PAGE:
The Cowboy’s Home on Wheels
by LeeAnn Blankenship
Texas rancher Charles Goodnight had a problem. He needed skilled cowboys to drive his herd of two thousand longhorn cattle to New Mexico to be sold. He couldn’t offer high wages. He couldn’t promise easy jobs or even nice weather. But he decided that decent, warm meals might entice men to work for him. In the mid- to late 1800s, cattle drives sometimes took three to four months, and once the drive began, there were no stores for hundreds of miles. All the food and supplies needed for the trip were carried on two-wheeled carts. Usually, the cowboy’s food was boring and unappetizing.
Goodnight went to work and solved the problem. His invention of a mobile kitchen, the chuck wagon, got its name from the cowboy word for food, “chuck.” Goodnight took a surplus Army wagon and rebuilt it with Osage orange, a wood so tough that Indians used it to make bows. The wagon’s iron axles were stronger than the wooden ones found on standard wagons, and the wider wheels lasted longer. At the back of the wagon, Goodnight designed a big cabinet, called a chuck box, with a number of compartments and drawers. Cups, plates, eating utensils, flour, sugar, spices, dried fruit, pinto beans, and a keg for sourdough for biscuits could be stored separately there. One special drawer, called the possible drawer, held everything from first-aid supplies to needles and thread.
A hinged lid at the bottom of the chuck box folded down onto a swinging leg. This made a good worktable for the cook. The wagon also had a water barrel with spigot; a toolbox; a coffee grinder; and a smaller box, the boot, for heavy pots and pans. Stretched underneath was a large piece of rawhide, the possum belly, for carrying fuel for fires. The wagon also had a canvas top and room not only for bulky food items but also for extra clothing and bedrolls. The first chuck wagon was an instant success. Eighteen cowhands joined Goodnight and his partner, Oliver Loving, to drive the cattle to New Mexico for a handsome profit. The route they took—later called the Goodnight-Loving Trail —became one of the most heavily used cattle trails in the Southwest.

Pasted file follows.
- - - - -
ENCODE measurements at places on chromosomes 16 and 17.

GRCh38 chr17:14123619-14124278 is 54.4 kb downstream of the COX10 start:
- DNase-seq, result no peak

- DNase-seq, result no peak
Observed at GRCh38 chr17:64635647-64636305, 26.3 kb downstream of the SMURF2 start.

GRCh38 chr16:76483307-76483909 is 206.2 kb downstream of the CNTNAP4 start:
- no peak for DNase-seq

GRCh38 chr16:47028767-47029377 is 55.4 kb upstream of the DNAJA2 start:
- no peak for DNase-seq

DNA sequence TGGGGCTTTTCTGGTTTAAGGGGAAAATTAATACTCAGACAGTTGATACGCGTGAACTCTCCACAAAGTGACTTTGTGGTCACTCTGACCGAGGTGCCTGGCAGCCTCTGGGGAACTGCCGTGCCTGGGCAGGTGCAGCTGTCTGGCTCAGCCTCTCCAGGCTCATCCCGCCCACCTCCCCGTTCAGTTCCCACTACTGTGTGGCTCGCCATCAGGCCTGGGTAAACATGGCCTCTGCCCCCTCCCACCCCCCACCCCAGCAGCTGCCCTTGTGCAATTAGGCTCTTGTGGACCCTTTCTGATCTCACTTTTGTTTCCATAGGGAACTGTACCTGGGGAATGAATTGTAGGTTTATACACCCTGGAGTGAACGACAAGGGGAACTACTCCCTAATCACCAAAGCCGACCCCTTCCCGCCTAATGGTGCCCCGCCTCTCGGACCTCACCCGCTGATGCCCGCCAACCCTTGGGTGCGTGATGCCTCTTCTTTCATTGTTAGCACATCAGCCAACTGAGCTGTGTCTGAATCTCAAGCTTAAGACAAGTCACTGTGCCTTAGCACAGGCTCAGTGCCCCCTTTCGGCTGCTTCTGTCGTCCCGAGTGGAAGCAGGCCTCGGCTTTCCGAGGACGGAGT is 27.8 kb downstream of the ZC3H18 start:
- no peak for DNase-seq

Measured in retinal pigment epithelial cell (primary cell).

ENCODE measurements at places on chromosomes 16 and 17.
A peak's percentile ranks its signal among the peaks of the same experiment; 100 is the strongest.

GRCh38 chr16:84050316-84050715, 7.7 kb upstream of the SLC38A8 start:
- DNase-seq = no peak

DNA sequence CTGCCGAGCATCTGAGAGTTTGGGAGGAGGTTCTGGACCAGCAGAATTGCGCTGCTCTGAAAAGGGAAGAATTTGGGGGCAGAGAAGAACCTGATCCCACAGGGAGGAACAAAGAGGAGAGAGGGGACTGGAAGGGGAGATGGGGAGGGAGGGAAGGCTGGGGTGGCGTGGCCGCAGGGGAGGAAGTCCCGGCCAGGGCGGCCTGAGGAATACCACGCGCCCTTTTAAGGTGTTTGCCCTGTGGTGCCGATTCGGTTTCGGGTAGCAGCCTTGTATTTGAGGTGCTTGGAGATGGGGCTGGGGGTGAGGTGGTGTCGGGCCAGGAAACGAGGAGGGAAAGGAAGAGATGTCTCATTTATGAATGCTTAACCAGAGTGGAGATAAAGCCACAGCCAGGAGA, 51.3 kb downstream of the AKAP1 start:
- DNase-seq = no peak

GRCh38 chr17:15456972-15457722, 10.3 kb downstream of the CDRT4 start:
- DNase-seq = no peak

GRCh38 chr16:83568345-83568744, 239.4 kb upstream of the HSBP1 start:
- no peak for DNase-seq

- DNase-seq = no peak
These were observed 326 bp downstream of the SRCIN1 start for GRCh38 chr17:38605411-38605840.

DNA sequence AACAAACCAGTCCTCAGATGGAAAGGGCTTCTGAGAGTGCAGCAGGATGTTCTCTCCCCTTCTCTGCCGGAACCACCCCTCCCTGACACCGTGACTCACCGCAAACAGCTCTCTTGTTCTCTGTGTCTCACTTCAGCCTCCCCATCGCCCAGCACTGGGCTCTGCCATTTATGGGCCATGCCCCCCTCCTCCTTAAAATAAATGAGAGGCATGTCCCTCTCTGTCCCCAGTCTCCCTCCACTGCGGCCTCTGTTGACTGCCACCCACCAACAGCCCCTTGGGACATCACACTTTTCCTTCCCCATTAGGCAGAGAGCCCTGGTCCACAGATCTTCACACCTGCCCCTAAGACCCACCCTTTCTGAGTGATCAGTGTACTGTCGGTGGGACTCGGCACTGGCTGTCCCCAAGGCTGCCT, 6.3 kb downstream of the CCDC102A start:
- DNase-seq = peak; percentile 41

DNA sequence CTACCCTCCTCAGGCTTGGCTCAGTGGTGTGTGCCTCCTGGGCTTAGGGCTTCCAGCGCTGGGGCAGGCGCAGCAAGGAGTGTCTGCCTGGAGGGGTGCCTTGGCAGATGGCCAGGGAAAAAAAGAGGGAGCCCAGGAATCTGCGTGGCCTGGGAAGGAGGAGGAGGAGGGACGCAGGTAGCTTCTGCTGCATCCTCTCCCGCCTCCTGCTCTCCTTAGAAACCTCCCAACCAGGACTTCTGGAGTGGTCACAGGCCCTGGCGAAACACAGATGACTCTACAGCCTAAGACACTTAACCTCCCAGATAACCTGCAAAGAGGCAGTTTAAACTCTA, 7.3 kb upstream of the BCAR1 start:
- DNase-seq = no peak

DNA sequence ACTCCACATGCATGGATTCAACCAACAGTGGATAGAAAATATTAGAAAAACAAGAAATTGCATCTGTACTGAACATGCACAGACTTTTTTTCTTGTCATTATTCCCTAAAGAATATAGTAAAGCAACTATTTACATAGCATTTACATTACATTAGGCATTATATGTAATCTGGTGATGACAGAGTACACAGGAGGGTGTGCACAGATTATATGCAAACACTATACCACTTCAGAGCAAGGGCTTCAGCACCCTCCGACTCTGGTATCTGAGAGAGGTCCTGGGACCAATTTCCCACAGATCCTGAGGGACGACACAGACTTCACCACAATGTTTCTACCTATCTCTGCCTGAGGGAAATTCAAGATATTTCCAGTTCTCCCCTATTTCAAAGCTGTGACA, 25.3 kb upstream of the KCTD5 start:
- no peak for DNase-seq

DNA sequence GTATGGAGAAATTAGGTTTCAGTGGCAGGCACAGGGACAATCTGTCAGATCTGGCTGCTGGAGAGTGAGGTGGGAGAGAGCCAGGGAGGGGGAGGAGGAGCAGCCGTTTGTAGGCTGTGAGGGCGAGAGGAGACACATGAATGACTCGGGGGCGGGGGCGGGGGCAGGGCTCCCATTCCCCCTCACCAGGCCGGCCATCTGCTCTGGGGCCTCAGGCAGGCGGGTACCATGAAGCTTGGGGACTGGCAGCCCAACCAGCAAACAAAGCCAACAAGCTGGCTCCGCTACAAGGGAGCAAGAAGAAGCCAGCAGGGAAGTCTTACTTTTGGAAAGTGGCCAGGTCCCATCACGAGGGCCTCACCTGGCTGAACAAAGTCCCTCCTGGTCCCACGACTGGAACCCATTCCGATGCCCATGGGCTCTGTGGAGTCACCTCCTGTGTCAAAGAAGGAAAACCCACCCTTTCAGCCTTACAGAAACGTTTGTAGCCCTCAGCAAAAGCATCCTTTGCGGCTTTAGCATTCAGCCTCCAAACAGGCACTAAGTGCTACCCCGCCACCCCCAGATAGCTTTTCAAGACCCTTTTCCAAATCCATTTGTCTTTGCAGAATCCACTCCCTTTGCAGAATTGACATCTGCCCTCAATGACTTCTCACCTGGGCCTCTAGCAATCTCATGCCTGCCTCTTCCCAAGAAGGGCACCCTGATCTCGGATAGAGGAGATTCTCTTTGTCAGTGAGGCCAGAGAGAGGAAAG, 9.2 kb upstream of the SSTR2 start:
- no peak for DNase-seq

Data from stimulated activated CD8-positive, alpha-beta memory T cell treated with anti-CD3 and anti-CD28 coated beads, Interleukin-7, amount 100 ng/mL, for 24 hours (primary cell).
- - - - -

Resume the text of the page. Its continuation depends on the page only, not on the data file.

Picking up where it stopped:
The chuck wagon soon was the backbone of all successful cattle drives. Other ranchers created their moving kitchens, and eventually the Studebaker Company produced chuck wagons that sold for $75 to $100 apiece, about $1,000 today. The chuck wagon was much more than a mobile kitchen. Sometimes called “the trail drive’s mother ship,” it was like a magnet that drew the men together. The wagon and the ground around it were the cowboy’s home. There he enjoyed hot meals, a warm fire, and good companionship. He could also get a bandage, a haircut, or horse liniment for his sore muscles. And there, under the stars and around the chuck wagon, he crawled into his bedroll each night. The “cookie” was usually paid twice as much as an average cowhand.
Though cowboys took their orders from the trail boss, the cook was king of the chuck wagon. Usually a retired cowhand, the cook was the hardest-working member of the trail team. He was the first up in the morning and the last in bed at night. Besides making meals, the cook packed and drove the chuck wagon, doctored sick or injured cowboys, pulled teeth, trimmed hair, repaired clothing, and settled bets and arguments.
Cooks were often grouchy and seemed to enjoy their reputations for being ill-tempered. It was said, “Crossin’ a cook is as risky as braidin’ a mule’s tail” and “Only a fool argues with a skunk, a mule, or a cook.”
A good cook was essential to the drive’s success. One cowboys recalled, “A camp cook could do more toward making life pleasant . . .than any other man in the outfit.” A good cook tried to offer a varied menu, even though he was limited to items that could be stored for weeks at a time. Cowboys ate plenty of beans, rice, sourdough biscuits, salt pork, and strong coffee. Dessert was a spoon of molasses, an occasional pie, stewed tomatoes sweetened with sugar, or dried fruit such as apples, peaches, or prunes. The need for long drives lessened by the 1890s, when railroads started running through cattle country. By then, Charles Goodnight’s chuck wagon had found its place in history and in the hearts of thousands.